Marchionne says Ferrari doesn't need Lowe

Ferrari president Sergio Marchionne insists the Italian marque's F1 outfit is not interested in recruiting Mercedes tech chief Paddy Lowe.

Marchionne says Ferrari doesn't need Lowe
Press Conference: Sergio Marchionne, President Ferrari
Maurizio Arrivabene, Ferrari Team Principal on the pit gantry
Paddy Lowe, Mercedes AMG F1 Technical F1 Executive Director
Kimi Raikkonen, Ferrari SF16-H, Sebastian Vettel, Ferrari SF16-H
James Allison, Ferrari Chassis Technical Director
Mattia Binotto, Ferrari Chief Technical Officer
Sergio Marchionne,, Ferrari President and CEO of Fiat Chrysler Automobiles
Sebastian Vettel, Ferrari; Kimi Raikkonen, Ferrari
Sebastian Vettel, Ferrari SF16-H
Kimi Raikkonen, Ferrari SF16-H

For much of the 2016 season's run-in, paddock speculation had linked Lowe - whose contract extension talks with Mercedes were postponed until after the campaign's end - with a possible switch to Ferrari.

But while Lowe is now indeed expected to be leaving Mercedes, he is set to switch to Williams instead of Ferrari.

It is believed that Ferrari never made a bid for Lowe's services, and at the Christmas media event in Fiorano president Marchionne explained why the tech chief didn't feature in the Italian marque's plans.

"Paddy Lowe is a brilliant engineer," Marchionne said. "And he has plenty of friends in Formula 1.

"We have simply said that we were adequately covered, because with the technical experience that we have at Maranello, we have no need to take Paddy Lowe."

Ferrari F1 team's tech department went through a major overhaul in the middle of a difficult 2016 campaign, with the manufacturer letting go of James Allison and insisting it will now look to promote from within instead of luring over big-name tech chiefs.

"In the course of the season our car did not improve, while our rivals succeeded – just look at what Red Bull was able to do between the first and second half of the year," continued Marchionne.

"Our working methods changed last August, when we promoted [Mattia] Binotto – a decision taken also to give us calm and an awareness of spending money and resources on the right things.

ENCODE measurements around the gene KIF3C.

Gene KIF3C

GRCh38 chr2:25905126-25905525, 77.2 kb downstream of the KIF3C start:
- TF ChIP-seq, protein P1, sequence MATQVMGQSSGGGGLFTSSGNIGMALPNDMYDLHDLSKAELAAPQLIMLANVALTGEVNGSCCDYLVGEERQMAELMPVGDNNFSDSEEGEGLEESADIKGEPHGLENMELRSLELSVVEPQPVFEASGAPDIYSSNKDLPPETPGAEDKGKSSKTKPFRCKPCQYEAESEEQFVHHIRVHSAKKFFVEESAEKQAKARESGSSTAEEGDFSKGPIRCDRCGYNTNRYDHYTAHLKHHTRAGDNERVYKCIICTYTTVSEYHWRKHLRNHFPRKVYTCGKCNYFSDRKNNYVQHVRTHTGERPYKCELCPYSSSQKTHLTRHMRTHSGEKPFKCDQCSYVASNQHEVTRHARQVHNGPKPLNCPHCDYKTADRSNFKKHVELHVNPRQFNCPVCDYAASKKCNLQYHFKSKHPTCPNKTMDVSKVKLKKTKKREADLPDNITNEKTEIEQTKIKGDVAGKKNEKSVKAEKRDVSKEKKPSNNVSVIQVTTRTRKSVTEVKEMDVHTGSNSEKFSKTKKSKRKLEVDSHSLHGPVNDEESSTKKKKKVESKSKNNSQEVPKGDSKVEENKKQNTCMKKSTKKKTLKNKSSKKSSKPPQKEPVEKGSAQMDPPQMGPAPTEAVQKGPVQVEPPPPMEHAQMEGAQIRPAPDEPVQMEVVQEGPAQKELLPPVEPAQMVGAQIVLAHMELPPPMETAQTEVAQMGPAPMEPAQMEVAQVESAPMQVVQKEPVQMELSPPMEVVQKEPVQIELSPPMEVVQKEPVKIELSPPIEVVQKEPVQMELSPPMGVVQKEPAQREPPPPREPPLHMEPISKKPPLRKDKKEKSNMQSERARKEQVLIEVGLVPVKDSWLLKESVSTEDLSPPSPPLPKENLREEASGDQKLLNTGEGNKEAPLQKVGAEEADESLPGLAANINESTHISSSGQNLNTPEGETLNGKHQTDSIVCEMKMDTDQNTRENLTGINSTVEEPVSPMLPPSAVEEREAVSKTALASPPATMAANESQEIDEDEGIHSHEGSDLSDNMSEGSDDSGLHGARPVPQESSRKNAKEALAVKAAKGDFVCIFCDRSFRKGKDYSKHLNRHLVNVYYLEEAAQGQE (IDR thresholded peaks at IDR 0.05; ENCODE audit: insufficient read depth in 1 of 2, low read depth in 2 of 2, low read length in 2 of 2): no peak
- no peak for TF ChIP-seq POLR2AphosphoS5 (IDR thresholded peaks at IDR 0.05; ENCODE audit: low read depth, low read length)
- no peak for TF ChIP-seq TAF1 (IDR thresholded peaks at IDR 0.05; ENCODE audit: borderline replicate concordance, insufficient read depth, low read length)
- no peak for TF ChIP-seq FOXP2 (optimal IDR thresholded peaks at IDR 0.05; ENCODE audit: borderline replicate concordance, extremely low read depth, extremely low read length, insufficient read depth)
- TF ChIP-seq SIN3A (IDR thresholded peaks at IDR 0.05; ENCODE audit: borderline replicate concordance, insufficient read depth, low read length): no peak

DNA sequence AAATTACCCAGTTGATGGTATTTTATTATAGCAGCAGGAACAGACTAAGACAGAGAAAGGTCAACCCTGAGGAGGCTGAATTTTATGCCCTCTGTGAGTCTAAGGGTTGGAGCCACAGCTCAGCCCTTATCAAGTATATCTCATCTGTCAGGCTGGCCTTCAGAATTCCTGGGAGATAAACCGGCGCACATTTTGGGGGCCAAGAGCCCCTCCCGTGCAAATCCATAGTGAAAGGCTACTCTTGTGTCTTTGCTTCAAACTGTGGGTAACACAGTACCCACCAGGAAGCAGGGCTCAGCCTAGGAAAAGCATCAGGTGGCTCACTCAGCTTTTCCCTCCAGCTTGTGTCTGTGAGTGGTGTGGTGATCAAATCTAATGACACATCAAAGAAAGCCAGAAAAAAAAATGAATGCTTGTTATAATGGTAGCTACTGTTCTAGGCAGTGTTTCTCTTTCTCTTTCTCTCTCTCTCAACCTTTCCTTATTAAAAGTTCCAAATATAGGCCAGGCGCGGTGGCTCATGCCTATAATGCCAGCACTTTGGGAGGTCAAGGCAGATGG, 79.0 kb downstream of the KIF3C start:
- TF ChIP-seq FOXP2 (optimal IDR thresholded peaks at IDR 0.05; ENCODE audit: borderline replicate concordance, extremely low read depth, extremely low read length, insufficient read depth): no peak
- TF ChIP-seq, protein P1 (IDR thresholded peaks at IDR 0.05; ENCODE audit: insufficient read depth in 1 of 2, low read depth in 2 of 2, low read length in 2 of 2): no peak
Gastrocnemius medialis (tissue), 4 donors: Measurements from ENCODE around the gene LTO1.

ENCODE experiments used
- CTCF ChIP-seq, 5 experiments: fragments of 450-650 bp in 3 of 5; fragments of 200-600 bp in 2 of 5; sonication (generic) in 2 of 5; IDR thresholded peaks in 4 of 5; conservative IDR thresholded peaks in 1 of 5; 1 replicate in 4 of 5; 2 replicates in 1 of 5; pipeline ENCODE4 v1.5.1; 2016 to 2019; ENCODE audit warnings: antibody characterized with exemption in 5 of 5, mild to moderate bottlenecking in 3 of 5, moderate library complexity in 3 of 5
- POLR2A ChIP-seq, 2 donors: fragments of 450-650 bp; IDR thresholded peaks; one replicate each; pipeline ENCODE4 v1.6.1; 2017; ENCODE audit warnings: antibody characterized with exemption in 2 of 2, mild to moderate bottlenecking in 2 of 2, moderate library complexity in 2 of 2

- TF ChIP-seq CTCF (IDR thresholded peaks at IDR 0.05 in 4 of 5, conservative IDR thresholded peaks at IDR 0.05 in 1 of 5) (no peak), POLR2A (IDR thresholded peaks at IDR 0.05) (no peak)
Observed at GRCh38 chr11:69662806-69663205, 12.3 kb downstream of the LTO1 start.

"My objective is to create the conditions to invest in this team that has remained true all these years and give space to these people. I am sure that this policy will lead us towards important goals.

"If next year the results aren’t right, it will be my fault. There will be no problem of going to look for scapegoats."

2018 line-up "a work in progress"

Ferrari's current drivers Sebastian Vettel and Kimi Raikkonen are both signed on until the end of 2017, and Marchionne confirmed the Italian manufacturer is in the process of weighing up its options beyond that.

"It’s a work in progress," he said of Ferrari's 2018 line-up. "The contracts of both expire at the end of 2017. At the moment we have done nothing, but we are observing the availability of others to understand what we can do.

"Sebastian has had a difficult year, because the car did not meet his expectations. His performance hasn’t reflected his qualities as a driver, but I hope that in 2017 we will succeed in resolving all the issues.

"Kimi, on the other hand, has had his best season since he returned to Ferrari, so I am happy with what he has done. He’s had a great attitude, especially in a difficult moment like ours."

Additional reporting by Roberto Chinchero

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